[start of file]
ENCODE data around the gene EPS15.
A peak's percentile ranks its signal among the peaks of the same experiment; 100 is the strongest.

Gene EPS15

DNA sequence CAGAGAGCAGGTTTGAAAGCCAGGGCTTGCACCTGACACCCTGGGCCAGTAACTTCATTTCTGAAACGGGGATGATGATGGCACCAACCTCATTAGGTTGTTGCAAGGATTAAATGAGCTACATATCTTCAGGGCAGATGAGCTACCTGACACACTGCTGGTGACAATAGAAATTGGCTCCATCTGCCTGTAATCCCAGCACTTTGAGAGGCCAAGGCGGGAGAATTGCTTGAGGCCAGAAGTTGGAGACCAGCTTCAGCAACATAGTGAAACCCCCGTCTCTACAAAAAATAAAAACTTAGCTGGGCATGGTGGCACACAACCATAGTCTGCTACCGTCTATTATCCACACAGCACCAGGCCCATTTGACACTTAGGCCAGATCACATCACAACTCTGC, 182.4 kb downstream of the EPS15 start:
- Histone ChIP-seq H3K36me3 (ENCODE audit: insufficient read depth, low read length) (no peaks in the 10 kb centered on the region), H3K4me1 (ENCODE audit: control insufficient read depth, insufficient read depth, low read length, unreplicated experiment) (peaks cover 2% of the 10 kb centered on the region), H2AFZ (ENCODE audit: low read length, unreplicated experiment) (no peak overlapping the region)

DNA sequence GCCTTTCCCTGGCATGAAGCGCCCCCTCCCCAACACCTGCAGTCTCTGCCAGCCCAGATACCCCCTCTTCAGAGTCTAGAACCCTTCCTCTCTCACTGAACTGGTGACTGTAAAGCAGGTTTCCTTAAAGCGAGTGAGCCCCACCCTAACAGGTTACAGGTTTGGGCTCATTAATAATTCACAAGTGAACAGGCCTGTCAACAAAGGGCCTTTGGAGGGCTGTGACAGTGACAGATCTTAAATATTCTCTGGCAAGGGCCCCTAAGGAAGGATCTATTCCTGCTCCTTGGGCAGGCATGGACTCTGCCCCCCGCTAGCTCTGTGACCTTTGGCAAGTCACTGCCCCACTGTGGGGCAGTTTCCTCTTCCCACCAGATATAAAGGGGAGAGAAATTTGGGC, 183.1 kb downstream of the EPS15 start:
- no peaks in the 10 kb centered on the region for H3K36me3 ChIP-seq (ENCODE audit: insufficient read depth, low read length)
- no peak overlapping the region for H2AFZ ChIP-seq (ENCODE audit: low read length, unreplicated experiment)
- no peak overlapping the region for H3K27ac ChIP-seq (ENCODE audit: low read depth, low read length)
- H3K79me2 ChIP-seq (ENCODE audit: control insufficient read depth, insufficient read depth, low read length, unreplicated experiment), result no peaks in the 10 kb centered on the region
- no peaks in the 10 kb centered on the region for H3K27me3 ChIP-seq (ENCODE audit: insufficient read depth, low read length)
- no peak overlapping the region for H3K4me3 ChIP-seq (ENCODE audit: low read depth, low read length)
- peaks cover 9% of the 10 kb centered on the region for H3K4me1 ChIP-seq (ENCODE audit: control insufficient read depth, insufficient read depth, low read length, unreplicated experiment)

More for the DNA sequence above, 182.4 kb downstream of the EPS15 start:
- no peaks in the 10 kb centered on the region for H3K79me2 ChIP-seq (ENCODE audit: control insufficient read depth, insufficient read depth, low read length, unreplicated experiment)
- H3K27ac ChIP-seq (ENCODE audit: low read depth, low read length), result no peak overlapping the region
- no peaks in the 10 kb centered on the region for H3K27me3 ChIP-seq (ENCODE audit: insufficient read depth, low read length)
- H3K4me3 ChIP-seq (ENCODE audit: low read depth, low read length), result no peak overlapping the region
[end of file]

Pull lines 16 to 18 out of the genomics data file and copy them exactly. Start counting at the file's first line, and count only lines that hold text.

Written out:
- H3K27ac ChIP-seq (ENCODE audit: low read depth, low read length), result no peak overlapping the region
- no peaks in the 10 kb centered on the region for H3K27me3 ChIP-seq (ENCODE audit: insufficient read depth, low read length)
- H3K4me3 ChIP-seq (ENCODE audit: low read depth, low read length), result no peak overlapping the region